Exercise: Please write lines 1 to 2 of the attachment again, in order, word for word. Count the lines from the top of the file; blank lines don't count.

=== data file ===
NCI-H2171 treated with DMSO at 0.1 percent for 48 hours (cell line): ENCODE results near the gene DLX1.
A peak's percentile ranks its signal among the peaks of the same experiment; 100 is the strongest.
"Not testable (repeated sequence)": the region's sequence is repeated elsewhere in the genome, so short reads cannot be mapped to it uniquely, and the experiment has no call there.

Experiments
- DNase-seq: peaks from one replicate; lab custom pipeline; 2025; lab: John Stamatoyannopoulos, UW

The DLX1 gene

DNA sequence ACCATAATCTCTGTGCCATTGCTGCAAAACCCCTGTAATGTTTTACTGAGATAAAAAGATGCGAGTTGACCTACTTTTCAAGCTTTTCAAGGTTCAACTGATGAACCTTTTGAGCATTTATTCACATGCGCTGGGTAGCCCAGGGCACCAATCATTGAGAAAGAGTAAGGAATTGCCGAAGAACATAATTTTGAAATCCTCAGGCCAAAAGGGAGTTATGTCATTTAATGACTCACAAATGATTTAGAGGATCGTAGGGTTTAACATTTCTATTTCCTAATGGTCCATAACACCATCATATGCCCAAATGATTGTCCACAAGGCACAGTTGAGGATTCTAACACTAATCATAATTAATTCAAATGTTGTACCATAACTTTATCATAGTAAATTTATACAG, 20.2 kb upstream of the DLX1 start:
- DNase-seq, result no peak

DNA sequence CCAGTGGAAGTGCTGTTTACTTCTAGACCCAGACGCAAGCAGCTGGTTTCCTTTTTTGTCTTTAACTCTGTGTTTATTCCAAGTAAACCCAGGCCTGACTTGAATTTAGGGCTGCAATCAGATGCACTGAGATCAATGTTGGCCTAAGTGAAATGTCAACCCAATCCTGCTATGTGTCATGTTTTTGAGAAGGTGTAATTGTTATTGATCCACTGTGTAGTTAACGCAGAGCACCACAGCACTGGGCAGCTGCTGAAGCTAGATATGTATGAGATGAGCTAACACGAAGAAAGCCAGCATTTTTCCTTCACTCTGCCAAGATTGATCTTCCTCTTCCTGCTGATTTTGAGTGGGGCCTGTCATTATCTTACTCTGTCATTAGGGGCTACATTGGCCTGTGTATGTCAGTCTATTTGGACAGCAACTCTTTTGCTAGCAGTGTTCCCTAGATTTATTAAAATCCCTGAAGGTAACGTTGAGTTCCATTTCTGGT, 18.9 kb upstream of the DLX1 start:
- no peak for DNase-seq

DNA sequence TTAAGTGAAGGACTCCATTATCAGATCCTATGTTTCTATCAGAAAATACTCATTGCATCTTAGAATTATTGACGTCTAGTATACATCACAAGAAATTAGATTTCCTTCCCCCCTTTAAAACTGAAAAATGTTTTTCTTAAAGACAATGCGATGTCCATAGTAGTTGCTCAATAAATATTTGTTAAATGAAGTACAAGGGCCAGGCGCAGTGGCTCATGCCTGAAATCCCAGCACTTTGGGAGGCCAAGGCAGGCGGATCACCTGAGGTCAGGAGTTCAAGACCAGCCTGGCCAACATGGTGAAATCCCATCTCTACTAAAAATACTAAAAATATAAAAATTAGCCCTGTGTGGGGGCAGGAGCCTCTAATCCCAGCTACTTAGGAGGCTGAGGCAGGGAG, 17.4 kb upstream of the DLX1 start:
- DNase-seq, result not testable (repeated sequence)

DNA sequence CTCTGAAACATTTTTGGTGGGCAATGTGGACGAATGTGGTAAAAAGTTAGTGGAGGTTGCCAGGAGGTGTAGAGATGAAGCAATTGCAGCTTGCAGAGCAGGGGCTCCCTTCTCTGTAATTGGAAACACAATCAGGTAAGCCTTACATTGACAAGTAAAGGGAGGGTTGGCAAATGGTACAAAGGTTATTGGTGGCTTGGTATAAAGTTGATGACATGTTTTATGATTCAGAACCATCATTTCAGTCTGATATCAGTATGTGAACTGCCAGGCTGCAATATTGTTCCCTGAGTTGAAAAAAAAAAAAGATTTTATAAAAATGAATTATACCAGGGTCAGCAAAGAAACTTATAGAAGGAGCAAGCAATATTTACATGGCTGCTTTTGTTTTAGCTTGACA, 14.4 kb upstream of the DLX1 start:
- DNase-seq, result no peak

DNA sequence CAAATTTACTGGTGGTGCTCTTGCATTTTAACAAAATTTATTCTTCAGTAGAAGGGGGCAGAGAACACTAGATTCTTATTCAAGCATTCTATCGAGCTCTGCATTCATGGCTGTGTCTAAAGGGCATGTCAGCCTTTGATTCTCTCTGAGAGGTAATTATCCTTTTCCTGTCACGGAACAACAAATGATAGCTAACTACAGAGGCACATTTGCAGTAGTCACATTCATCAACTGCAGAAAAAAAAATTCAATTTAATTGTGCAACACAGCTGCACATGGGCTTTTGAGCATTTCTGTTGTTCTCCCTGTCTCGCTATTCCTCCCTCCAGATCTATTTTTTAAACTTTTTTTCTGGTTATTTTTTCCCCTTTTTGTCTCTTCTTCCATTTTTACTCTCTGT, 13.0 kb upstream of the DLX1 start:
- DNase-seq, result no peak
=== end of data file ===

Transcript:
NCI-H2171 treated with DMSO at 0.1 percent for 48 hours (cell line): ENCODE results near the gene DLX1.
A peak's percentile ranks its signal among the peaks of the same experiment; 100 is the strongest.